World Snooker Championship: Mark Allen targets Crucible glory

Mark Allen
Mark Allen reached the semi-final of the World Championship in 2009
2015 World Championship
Venue: Crucible Theatre, Sheffield Dates: 18 April-4 May
Coverage: Watch live on BBC TV, HD, Red Button, Connected TV, online, tablets, mobiles and BBC Sport app. Full details here.

Mark Allen's refreshing honesty has landed him in a little bit of trouble during his career.

Several fines and well publicised spats with snooker supremo Barry Hearn reveal his passion for the game, even if they have lightened his wallet.

But the 29-year-old Northern Irishman clearly retains a child-like enthusiasm for the sport as he prepares for the World Championship.

"I still love it," Allen told BBC Sport. "This isn't going to last forever and you have to make the most of it.

"I love competing in front of the big crowds and in front of the television cameras. I want to win but you also have to enjoy it.

"I'm practising harder than I have done in the last few years and am really looking forward to going back to the Crucible."

A two-time ranking event winner, Allen has been in the world's top 16 for seven successive seasons.

But he feels like he has underachieved in snooker's Triple Crown events of the World Championship, UK Championship and Masters.

Mark Allen facts
Born: 22 February 1986 (Age 29)Turned professional: 2003
Nickname: 'The Pistol'Current ranking: 12 (Highest ranking 6)
Home: Antrim, Northern IrelandRanking event wins: 2 (World Open twice)
Highest break: 146 World Championship best: Semi-final 2009

The world number 12, who faces Welshman Ryan Day in his first-round match on Tuesday morning, did reach the semi-finals in 2009, beating Ronnie O'Sullivan along the way.

"I won't have regrets when I finish playing," Allen said. "But I have a pretty disappointing record in the biggest events and I want to put that right."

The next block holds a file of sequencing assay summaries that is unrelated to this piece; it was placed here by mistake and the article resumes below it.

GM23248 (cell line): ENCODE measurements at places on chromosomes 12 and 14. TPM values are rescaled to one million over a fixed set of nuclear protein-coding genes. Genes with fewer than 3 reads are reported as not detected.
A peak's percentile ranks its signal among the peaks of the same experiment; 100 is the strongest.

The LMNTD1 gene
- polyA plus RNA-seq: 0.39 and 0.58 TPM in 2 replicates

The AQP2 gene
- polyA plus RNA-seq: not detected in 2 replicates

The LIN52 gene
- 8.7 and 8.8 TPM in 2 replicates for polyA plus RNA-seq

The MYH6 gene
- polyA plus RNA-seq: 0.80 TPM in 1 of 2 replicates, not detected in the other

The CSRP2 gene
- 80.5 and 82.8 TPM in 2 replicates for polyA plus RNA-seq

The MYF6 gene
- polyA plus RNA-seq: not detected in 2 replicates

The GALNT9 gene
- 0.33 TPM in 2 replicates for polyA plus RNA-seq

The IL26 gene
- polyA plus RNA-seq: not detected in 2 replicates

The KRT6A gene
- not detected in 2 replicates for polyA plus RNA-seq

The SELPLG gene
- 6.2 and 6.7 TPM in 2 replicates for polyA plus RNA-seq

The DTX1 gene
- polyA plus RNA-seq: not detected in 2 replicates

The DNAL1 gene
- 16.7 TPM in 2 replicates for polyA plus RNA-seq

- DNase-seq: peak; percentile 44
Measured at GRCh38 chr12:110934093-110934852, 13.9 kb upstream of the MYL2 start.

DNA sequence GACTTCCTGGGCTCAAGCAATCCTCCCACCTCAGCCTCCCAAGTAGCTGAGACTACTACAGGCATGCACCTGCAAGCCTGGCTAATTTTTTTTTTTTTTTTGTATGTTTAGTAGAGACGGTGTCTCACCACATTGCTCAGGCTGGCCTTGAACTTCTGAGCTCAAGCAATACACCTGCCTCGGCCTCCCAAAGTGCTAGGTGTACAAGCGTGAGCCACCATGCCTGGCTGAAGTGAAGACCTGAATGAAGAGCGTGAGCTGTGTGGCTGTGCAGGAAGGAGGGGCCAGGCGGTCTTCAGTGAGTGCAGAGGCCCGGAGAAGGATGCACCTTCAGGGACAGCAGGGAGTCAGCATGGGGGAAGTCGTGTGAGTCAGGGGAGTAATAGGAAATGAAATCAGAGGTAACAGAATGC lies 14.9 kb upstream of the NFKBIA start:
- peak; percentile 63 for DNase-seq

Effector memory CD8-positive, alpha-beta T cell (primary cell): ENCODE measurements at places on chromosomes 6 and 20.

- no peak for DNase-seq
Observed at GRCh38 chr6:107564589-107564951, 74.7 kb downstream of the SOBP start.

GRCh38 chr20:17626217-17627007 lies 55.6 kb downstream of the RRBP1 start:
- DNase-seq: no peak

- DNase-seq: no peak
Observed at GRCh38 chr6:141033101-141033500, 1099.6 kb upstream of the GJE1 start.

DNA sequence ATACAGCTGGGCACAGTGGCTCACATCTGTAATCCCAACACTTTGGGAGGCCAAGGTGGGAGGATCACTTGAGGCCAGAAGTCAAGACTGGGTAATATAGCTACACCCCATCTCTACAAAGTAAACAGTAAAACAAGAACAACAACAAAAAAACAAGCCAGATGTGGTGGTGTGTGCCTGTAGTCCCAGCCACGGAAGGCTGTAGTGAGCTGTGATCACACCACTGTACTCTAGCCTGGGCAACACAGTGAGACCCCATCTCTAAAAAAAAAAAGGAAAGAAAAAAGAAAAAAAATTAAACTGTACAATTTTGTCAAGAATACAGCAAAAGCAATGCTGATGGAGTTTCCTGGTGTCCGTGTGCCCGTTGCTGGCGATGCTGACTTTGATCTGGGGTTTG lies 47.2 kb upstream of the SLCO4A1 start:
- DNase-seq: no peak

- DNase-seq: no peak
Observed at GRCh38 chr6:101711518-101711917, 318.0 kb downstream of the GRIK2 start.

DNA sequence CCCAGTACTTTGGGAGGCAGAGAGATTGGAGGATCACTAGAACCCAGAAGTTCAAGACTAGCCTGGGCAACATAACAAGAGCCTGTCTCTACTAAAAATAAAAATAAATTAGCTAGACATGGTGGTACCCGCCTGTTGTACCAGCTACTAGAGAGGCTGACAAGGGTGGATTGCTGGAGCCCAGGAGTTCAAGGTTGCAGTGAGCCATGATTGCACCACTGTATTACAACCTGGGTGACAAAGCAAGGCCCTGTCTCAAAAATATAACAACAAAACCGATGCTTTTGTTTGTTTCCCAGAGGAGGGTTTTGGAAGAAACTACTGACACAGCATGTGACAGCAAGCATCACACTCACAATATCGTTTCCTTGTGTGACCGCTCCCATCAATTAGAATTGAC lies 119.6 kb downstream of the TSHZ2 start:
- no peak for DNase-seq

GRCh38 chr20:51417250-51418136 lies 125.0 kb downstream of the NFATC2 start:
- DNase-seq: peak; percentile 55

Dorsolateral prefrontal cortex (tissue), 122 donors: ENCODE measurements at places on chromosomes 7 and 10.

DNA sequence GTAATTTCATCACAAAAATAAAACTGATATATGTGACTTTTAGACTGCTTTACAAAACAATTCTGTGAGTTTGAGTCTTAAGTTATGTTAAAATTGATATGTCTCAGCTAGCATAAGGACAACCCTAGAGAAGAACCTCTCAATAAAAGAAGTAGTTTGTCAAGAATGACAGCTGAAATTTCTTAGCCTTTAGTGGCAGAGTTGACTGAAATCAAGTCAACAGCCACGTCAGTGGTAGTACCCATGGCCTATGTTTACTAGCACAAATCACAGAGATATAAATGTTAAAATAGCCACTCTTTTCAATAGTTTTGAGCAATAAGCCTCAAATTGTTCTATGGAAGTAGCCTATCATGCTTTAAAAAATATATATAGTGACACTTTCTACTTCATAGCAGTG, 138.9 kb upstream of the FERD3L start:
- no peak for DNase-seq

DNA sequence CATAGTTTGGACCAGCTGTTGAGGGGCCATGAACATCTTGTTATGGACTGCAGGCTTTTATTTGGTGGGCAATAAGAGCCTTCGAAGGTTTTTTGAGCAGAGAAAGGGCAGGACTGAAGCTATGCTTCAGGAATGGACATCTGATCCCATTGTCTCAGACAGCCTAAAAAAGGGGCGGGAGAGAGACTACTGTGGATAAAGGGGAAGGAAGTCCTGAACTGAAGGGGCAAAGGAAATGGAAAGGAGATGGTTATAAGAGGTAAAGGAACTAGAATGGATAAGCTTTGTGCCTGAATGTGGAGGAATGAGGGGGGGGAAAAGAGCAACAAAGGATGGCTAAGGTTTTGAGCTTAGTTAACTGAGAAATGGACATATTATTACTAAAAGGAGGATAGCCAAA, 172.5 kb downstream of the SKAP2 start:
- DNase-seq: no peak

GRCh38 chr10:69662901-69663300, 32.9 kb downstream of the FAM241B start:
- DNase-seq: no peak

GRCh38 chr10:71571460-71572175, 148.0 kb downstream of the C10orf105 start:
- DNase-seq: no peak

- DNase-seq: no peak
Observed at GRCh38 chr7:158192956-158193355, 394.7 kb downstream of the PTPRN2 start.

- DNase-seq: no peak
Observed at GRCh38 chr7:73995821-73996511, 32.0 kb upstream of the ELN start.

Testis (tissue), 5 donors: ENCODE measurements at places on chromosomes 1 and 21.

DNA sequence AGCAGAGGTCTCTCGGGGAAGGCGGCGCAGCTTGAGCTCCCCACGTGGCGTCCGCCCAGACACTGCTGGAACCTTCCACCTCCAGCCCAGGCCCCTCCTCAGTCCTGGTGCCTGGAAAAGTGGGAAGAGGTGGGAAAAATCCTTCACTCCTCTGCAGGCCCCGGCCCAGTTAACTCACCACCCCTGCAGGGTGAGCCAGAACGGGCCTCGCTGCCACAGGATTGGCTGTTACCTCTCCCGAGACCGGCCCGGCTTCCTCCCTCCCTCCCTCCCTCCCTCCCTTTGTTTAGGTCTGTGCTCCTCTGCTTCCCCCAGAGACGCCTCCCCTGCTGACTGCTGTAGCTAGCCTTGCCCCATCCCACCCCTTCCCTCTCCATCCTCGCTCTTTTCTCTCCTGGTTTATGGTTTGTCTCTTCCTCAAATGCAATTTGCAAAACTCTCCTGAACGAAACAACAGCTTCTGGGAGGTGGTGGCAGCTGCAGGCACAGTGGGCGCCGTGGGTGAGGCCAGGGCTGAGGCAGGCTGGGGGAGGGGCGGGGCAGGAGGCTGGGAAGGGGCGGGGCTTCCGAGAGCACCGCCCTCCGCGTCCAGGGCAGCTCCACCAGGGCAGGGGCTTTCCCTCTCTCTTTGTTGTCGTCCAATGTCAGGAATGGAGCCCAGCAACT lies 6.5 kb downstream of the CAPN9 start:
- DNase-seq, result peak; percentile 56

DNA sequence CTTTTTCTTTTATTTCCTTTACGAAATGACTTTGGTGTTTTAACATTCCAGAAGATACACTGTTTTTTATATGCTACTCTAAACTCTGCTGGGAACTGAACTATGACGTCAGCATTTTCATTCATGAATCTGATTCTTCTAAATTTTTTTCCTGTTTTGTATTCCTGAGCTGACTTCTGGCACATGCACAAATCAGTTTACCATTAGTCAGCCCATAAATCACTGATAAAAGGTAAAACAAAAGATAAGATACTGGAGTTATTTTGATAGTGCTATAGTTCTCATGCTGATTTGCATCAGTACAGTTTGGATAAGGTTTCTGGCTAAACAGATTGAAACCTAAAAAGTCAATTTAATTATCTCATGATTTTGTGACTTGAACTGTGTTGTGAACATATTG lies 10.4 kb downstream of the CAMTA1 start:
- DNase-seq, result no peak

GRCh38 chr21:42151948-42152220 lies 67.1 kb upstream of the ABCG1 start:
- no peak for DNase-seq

Allen started the season impressively, winning the European Tour event in Germany and reaching two ranking event finals, the Shanghai Masters and International Championship.

But despite winning through to the last four at the Masters in January, 'The Pistol' has struggled to find his best form since and has failed to progress into the quarter-finals of any tournament.

"My form has not been that great, but there's no need to panic," Allen added.

"I have had plenty of time to put things right on the practise table and I love the pressure of playing at the World Championship.

"I am not normally one for planning ahead but this tournament is different. It's the one everyone dreams about.

"The last few tournaments have not brought the greatest results but I feel I have been playing better."

Mark Allen
Mark Allen revealed in 2011 that he was suffering from depression

The hectic snooker schedule and endless travelling have become even less appealing since Allen married Kyla in 2013 and became step-father to 10-year-old Robbie - himself a keen snooker player who has represented Northern Ireland.

Allen describes the relationship with his nine-year-old daughter Lauren following the end of his relationship with 10-time women's world champion Reanne Evans as "complicated", meaning he cherishes his time at home.

"I do enjoy my time away from snooker," Allen added. "It actually helps me focus and helps my snooker. I need the break. I miss the normality of being at home when I am away for long spells."

Criticism of the gruelling tour schedule was the main reason for Allen's regular brushes with snooker's lawmakers in recent times.

He said the sport was a "dictatorship", called for World Snooker chairman Barry Hearn to resign and was fined for swearing at a media conference.

These days, Allen does not really seem to feel too differently about things, he just chooses to keep his counsel more.

Maybe a slightly more measured approach will help him finally deliver success in the biggest event of snooker's 'Big Three'.

And, 30 years on from snooker's most famous final - when Dennis Taylor beat Steve Davis - perhaps it would be fitting if Allen followed in the footsteps of his fellow Northern Irishman and won snooker's ultimate prize.

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